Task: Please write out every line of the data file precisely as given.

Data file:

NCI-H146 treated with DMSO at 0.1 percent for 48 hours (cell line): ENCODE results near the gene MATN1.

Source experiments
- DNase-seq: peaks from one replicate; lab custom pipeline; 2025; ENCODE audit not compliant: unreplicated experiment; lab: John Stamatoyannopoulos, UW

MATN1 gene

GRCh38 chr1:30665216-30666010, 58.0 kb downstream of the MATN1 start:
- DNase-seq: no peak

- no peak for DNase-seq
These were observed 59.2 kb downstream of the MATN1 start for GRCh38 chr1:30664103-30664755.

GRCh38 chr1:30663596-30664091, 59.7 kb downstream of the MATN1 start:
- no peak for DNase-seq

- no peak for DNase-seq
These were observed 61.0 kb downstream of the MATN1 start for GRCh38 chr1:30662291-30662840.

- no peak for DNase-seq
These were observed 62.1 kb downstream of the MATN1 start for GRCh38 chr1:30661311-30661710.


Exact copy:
NCI-H146 treated with DMSO at 0.1 percent for 48 hours (cell line): ENCODE results near the gene MATN1.

Source experiments
- DNase-seq: peaks from one replicate; lab custom pipeline; 2025; ENCODE audit not compliant: unreplicated experiment; lab: John Stamatoyannopoulos, UW

MATN1 gene

GRCh38 chr1:30665216-30666010, 58.0 kb downstream of the MATN1 start:
- DNase-seq: no peak

- no peak for DNase-seq
These were observed 59.2 kb downstream of the MATN1 start for GRCh38 chr1:30664103-30664755.

GRCh38 chr1:30663596-30664091, 59.7 kb downstream of the MATN1 start:
- no peak for DNase-seq

- no peak for DNase-seq
These were observed 61.0 kb downstream of the MATN1 start for GRCh38 chr1:30662291-30662840.

- no peak for DNase-seq
These were observed 62.1 kb downstream of the MATN1 start for GRCh38 chr1:30661311-30661710.